The plaintiffs maintain that all of these agreements were entered in the face of the defendants' refusal to honor their previous promise to forgive Bronx Chrysler's debts. According to Paladino, the defendants informed him - after the transaction to purchase the Westchester dealership already had closed - that they would not open the new dealership's credit lines unless the Paladinos personally executed notes acknowledging the Bronx Chrysler debt and agreed to terms for repayment. (John Paladino Aff. ¶ 8; Pl. Resp. to Chrysler 56.1 Stmt. ¶¶ 12-13.) While Paladino objected to the execution of these notes, he maintains that he had no choice but to accede to the defendants' terms, since he already had purchased the new Westchester dealership. (John Paladino Aff. ¶ 9.) Had the defendants not promised to forgive Bronx Chrysler's debt and "properly finance" WDI, Paladino asserts, he never would have agreed to close Bronx Chrysler and open the new Westchester dealership. (John Paladino Aff. ¶ 9; Pl. Resp. to Chrysler 56.1 Stmt. ¶ C.11.)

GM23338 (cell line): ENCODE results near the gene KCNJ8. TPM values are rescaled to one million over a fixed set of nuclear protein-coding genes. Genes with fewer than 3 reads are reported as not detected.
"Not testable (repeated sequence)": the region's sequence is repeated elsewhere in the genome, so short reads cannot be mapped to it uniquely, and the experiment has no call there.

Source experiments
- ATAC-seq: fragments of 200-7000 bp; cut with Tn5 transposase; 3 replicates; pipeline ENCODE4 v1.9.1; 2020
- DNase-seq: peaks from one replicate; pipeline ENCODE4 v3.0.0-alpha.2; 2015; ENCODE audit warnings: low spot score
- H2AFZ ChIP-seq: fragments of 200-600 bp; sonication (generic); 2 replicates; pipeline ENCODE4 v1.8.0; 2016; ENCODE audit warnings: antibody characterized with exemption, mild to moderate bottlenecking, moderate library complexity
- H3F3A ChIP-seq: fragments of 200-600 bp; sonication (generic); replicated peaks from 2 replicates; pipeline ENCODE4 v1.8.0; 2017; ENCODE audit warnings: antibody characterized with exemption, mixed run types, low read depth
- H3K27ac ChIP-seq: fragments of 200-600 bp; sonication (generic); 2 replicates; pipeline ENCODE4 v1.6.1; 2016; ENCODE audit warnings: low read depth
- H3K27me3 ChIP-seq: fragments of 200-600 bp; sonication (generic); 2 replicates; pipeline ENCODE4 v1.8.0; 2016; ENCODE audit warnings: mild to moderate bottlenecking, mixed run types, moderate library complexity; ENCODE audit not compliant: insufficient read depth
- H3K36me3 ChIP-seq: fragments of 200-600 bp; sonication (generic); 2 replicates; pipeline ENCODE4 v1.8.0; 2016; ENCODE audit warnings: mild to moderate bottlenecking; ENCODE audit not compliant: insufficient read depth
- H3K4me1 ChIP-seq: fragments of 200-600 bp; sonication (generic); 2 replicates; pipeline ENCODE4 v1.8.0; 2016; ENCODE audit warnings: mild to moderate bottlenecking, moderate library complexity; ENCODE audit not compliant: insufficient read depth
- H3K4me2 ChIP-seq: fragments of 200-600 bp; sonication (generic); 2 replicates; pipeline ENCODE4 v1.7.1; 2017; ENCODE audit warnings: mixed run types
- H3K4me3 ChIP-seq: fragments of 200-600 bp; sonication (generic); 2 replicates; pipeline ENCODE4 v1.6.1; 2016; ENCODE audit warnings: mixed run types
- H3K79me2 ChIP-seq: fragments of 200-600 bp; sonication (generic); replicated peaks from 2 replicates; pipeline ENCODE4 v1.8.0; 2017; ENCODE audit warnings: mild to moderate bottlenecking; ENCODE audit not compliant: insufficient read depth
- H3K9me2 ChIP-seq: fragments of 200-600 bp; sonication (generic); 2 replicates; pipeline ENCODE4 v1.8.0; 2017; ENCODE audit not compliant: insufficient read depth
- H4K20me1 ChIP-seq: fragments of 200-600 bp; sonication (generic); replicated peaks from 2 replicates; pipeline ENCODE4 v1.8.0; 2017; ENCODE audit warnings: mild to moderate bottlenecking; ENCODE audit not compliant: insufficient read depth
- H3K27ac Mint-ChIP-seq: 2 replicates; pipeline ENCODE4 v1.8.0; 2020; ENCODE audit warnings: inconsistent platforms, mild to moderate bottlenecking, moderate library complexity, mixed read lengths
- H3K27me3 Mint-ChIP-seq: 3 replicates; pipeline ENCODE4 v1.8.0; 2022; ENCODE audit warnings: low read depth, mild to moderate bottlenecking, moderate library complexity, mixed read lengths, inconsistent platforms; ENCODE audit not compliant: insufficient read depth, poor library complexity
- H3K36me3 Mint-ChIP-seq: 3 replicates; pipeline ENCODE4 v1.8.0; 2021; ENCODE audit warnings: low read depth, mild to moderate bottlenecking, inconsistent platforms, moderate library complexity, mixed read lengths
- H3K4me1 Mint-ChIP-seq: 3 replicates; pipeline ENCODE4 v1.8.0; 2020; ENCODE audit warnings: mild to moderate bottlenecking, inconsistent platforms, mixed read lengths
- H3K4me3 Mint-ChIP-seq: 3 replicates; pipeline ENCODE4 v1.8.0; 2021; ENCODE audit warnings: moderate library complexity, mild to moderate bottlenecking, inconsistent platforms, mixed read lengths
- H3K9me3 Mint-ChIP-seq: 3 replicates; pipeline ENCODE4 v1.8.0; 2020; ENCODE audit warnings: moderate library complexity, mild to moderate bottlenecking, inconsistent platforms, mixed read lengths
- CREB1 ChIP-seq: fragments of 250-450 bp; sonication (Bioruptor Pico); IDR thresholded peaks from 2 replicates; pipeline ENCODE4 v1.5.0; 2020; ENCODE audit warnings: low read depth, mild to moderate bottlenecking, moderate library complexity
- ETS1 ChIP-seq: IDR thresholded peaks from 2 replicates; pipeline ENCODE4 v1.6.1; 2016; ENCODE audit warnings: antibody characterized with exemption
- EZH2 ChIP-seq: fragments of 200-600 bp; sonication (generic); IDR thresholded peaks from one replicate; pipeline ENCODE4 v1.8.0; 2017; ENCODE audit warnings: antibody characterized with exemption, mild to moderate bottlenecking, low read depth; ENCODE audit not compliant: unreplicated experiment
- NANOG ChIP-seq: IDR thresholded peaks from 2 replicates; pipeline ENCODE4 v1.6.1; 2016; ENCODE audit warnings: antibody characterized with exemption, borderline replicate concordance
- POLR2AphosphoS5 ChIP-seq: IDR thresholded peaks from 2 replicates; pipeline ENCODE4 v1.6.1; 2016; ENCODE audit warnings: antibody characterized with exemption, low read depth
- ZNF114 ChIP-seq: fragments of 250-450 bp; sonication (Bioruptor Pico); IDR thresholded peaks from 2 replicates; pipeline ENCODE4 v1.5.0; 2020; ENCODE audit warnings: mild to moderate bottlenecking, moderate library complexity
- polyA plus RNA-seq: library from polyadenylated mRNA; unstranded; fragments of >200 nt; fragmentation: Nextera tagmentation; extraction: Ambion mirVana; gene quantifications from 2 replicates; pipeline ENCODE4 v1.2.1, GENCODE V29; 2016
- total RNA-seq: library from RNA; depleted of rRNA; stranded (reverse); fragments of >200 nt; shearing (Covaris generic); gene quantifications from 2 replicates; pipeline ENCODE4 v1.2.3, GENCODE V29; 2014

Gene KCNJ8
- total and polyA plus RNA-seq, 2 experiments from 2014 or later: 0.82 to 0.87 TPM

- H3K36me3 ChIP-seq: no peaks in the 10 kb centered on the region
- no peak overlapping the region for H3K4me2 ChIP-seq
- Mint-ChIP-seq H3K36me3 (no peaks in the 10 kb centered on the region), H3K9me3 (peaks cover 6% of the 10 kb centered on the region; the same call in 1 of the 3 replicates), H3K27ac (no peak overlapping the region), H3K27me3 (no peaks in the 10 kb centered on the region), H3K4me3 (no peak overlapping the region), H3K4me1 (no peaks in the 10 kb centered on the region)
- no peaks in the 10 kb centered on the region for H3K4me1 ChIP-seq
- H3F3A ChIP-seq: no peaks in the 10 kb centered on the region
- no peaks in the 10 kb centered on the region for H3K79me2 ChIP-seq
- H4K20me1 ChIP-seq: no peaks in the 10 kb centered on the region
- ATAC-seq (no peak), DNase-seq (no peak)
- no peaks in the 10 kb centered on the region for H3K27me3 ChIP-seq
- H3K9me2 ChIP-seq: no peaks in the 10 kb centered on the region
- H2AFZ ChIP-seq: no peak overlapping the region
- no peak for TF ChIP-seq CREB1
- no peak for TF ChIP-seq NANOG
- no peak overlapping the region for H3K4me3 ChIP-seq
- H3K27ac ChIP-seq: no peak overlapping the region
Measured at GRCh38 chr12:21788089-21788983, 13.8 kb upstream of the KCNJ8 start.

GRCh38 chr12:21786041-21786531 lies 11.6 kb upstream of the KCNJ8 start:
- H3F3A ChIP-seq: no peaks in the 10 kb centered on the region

Nevertheless, upon the conclusion of these various agreements, Chrysler and WDI proceeded to execute a new Dealer Sales and Service Agreement (the "WDI Franchise Agreement"). (Ferrera Aff. Ex. 7-8.) Paladino was the sole shareholder of WDI, which commenced operations on June 7, 1993. (Chrysler 56.1 Stmt. ¶ 10; Chrysler Credit 56.1 Stmt. ¶¶ 7-9; John Paladino Dep. at 25.) Mrs. Paladino served as secretary and treasurer of WDI, but primary decision-making responsibility rested with her husband and the dealership's comptroller. (Maider Aff. Ex. F ("Delores Paladino Dep."), at 16-17.) Unfortunately, WDI too suffered from financial difficulties. (Chrysler 56.1 Stmt. ¶ 12.) As he acknowledges, Paladino contributed to those financial difficulties by causing the dealership to pay his personal debts and to pay a salary to Mrs. Paladino of approximately $150,000 per year when she performed no work. (Chrysler 56.1 Stmt. ¶ 49.)

However, Paladino alleges that the defendants played a substantial role in WDI's financial demise by engaging, once again, in punitive, discriminatory, and threatening practices. According to Paladino, Chrysler again denied his dealership the proper...